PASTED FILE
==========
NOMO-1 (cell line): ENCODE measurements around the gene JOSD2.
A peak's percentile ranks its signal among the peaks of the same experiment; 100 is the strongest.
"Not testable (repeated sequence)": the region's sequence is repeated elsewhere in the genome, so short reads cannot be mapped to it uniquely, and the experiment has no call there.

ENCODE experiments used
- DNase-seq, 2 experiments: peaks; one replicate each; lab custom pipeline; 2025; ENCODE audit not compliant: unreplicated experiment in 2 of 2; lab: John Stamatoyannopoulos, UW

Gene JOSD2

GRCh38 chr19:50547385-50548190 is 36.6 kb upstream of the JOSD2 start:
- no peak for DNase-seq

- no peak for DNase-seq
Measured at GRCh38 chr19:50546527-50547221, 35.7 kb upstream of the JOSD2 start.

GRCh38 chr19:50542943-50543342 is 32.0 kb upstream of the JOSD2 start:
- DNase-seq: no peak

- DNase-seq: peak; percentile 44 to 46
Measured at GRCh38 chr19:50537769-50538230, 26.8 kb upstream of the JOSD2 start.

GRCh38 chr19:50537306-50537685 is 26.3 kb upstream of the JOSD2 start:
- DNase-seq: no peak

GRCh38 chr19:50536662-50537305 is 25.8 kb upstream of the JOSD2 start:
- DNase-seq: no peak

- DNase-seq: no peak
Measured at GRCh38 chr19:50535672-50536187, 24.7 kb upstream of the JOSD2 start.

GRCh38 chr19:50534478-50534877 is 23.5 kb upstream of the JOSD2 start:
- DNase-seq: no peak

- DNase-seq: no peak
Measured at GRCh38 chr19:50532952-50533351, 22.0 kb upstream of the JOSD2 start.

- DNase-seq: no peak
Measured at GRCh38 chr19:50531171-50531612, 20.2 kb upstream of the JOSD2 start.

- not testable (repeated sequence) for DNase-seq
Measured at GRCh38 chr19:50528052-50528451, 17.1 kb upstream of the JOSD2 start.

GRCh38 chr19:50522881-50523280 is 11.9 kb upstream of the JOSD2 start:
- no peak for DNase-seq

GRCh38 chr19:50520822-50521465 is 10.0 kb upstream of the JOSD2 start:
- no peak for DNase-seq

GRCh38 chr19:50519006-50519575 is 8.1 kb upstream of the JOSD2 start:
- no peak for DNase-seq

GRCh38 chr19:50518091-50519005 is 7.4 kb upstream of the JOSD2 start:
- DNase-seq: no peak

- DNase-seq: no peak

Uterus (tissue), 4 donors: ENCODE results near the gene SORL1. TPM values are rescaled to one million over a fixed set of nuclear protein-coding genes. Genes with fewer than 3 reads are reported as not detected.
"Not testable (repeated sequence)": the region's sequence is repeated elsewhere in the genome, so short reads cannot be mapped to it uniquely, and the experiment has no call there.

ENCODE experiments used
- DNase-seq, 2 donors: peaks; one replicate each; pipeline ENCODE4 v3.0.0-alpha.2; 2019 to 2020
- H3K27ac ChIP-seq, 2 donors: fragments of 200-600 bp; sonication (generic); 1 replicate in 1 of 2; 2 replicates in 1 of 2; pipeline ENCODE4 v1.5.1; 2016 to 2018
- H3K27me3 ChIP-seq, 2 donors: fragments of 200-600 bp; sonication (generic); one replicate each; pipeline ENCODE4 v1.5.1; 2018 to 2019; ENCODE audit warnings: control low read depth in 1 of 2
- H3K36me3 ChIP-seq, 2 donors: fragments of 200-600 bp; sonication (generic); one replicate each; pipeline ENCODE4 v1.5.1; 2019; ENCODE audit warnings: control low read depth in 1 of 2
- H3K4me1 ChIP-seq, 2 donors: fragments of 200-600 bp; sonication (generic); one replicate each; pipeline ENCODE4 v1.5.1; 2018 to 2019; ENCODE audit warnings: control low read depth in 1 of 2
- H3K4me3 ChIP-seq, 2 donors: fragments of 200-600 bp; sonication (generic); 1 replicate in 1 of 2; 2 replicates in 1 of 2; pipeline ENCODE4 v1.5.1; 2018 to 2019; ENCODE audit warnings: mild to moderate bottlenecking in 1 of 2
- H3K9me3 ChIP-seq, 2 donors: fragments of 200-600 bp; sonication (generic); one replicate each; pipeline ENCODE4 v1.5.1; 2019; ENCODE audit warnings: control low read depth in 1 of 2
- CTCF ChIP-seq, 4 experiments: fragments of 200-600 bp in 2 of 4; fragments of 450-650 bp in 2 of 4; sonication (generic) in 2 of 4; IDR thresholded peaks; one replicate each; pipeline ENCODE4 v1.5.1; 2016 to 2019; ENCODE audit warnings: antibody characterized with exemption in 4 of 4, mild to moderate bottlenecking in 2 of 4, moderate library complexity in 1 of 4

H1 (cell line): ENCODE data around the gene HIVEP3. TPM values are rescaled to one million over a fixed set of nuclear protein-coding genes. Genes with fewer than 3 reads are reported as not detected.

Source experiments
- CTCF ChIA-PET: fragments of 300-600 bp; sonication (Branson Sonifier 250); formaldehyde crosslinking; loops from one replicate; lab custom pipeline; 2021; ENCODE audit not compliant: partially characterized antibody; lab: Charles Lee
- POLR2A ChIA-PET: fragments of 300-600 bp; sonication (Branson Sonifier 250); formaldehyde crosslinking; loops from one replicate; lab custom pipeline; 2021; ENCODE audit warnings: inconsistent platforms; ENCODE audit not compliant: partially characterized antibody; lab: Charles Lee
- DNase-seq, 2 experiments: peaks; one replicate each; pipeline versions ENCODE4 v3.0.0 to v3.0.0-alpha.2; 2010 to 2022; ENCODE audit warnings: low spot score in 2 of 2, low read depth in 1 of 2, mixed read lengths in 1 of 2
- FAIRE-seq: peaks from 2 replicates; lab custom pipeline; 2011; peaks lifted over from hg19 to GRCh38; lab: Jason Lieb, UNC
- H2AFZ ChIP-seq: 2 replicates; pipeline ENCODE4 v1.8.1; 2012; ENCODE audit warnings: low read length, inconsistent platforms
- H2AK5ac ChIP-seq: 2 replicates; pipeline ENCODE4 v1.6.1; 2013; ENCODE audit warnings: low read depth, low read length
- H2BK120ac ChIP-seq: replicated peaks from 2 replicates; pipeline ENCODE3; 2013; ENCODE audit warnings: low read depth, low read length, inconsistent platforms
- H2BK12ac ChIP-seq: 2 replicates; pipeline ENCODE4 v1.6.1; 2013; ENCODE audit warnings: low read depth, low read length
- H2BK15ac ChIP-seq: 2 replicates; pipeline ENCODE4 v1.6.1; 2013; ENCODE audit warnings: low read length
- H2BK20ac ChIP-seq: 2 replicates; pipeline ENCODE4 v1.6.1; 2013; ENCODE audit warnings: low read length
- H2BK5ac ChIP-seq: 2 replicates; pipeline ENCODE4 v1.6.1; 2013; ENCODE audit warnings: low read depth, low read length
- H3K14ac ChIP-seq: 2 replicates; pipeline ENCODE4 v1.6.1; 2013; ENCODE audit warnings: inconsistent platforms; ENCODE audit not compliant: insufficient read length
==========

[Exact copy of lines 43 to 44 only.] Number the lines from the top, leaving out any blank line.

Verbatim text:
- H3K27me3 ChIP-seq, 2 donors: fragments of 200-600 bp; sonication (generic); one replicate each; pipeline ENCODE4 v1.5.1; 2018 to 2019; ENCODE audit warnings: control low read depth in 1 of 2
- H3K36me3 ChIP-seq, 2 donors: fragments of 200-600 bp; sonication (generic); one replicate each; pipeline ENCODE4 v1.5.1; 2019; ENCODE audit warnings: control low read depth in 1 of 2